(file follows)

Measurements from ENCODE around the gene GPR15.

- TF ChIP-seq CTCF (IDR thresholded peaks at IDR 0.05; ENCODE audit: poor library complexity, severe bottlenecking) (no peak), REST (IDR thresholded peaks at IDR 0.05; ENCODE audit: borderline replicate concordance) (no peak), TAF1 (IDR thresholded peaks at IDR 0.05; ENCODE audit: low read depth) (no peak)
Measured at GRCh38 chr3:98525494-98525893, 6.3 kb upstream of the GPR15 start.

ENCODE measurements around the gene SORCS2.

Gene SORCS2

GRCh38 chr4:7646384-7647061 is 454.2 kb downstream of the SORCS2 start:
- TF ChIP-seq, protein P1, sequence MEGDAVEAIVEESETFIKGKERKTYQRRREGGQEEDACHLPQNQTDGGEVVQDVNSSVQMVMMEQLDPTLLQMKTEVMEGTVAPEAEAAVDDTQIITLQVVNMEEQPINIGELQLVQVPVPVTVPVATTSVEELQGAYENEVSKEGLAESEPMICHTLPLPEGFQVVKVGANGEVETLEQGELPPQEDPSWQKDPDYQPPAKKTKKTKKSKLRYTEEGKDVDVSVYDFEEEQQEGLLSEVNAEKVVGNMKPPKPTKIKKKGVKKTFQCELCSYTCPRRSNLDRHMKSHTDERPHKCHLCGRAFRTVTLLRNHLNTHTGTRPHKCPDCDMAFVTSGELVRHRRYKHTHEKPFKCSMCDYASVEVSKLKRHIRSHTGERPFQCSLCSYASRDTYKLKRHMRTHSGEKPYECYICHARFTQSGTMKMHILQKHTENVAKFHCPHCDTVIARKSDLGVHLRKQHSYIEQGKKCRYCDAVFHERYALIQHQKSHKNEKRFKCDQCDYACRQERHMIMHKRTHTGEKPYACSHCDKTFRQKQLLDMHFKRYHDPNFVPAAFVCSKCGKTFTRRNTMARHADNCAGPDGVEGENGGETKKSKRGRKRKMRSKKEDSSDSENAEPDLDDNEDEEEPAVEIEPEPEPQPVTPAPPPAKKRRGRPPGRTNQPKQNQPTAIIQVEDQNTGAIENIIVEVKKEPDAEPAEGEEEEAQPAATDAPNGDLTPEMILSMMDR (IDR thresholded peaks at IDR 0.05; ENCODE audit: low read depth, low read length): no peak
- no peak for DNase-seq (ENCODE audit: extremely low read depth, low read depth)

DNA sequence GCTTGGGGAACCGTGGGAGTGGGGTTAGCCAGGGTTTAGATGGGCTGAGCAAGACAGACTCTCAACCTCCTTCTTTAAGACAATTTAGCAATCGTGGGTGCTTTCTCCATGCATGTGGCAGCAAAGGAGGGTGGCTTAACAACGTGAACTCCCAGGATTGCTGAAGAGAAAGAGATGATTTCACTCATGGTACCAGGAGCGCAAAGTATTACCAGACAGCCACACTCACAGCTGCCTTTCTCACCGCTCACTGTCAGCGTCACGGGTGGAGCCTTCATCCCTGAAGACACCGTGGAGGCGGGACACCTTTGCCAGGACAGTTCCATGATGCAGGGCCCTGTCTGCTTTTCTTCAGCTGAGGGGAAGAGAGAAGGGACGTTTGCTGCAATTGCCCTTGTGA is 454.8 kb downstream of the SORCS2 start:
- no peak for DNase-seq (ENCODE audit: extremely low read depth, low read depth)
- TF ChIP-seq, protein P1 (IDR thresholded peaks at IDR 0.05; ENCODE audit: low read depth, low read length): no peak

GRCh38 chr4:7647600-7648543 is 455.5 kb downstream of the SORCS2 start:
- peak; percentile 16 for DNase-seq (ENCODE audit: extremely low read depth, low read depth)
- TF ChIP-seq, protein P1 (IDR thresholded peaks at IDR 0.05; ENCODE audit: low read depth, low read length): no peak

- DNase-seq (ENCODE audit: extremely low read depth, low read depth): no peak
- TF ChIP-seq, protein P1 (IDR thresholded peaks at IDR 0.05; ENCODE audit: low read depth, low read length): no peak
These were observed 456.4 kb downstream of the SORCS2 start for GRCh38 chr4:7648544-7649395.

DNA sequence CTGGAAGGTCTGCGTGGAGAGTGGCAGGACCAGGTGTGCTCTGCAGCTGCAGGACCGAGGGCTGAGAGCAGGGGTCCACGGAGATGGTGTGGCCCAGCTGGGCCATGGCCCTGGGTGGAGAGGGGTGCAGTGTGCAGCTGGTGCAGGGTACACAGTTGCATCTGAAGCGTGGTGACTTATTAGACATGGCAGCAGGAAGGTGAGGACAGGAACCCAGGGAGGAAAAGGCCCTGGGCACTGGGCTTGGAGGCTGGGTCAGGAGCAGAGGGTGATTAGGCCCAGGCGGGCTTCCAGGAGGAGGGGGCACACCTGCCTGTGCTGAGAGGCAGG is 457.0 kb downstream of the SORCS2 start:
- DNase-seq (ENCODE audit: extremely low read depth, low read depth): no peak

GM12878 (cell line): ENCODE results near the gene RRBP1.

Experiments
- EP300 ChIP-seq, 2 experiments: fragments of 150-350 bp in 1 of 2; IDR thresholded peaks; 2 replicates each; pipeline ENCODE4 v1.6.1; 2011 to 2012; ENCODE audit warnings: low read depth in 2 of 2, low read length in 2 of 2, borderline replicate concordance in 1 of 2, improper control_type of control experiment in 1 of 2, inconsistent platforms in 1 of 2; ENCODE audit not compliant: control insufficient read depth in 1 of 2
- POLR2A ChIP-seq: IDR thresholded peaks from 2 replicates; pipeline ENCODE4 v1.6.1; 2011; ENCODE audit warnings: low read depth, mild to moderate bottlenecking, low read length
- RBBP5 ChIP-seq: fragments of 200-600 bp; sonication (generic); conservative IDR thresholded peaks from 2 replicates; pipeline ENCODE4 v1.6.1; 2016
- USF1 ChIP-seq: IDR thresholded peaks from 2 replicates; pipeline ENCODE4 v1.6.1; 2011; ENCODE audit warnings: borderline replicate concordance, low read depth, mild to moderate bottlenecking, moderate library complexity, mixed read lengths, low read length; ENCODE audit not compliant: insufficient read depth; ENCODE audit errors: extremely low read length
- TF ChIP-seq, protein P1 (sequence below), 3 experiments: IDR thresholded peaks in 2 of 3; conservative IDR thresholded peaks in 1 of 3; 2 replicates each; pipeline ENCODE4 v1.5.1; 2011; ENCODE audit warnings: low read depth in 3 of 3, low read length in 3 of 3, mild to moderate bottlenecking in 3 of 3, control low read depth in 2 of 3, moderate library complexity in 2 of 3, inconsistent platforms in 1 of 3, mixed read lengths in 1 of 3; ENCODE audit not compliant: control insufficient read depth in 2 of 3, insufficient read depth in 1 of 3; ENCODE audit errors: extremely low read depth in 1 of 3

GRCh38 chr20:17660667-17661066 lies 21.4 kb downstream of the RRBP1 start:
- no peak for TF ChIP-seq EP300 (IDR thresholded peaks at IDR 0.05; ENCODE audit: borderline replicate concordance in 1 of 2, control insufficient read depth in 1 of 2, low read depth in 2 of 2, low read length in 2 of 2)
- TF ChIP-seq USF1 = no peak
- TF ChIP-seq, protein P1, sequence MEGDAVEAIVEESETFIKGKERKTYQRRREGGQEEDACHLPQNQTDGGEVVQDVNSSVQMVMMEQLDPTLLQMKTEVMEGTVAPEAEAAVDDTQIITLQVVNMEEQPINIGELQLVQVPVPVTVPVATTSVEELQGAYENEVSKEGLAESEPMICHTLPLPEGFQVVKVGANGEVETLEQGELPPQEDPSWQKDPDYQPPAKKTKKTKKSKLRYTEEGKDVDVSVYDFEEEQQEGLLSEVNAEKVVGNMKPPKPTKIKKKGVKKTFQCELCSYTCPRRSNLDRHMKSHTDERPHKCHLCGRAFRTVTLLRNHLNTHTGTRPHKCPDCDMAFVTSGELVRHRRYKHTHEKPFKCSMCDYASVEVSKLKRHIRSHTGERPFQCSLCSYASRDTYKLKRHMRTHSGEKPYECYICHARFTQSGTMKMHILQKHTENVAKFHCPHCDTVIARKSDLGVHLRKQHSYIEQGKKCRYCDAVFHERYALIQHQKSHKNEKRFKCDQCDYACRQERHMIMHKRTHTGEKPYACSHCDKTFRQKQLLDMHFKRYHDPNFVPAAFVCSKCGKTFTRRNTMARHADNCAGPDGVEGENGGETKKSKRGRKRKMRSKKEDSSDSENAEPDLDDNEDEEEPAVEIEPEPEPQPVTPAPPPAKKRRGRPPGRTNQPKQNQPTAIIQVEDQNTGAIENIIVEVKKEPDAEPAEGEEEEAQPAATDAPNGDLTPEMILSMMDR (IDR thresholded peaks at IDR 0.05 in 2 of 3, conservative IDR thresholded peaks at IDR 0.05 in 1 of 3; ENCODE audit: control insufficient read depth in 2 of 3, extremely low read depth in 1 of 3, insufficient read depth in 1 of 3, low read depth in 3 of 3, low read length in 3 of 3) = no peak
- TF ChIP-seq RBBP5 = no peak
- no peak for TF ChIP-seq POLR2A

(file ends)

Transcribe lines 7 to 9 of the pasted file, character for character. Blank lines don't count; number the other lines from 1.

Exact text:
- TF ChIP-seq, protein P1, sequence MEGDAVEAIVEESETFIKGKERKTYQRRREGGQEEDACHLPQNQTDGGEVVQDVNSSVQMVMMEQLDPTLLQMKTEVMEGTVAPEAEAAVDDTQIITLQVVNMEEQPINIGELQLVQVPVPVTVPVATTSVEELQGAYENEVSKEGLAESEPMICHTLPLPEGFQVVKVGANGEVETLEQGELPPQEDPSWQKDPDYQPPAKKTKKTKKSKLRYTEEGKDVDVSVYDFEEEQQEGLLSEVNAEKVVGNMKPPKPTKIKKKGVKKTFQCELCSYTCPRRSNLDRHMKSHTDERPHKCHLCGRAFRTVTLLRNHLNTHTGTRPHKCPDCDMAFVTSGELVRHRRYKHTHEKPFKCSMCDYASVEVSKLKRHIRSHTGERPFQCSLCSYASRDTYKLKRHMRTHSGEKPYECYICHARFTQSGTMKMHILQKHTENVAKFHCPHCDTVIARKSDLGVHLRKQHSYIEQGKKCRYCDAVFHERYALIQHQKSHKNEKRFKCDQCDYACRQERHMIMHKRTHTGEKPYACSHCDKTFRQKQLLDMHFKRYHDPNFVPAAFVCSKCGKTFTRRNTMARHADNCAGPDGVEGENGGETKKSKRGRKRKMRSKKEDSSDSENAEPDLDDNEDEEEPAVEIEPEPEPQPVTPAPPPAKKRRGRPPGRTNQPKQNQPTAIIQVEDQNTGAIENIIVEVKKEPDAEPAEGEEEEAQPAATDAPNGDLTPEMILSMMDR (IDR thresholded peaks at IDR 0.05; ENCODE audit: low read depth, low read length): no peak
- no peak for DNase-seq (ENCODE audit: extremely low read depth, low read depth)

DNA sequence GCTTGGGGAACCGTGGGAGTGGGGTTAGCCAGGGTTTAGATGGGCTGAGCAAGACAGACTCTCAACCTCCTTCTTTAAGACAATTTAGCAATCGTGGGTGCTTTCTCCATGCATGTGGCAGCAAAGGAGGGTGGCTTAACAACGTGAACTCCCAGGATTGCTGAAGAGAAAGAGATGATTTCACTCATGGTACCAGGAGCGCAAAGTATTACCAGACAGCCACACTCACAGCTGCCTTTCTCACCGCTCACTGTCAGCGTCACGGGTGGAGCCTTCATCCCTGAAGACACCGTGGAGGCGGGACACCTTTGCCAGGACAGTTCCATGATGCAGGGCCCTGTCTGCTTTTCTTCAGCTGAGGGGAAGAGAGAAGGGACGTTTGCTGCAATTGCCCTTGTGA is 454.8 kb downstream of the SORCS2 start: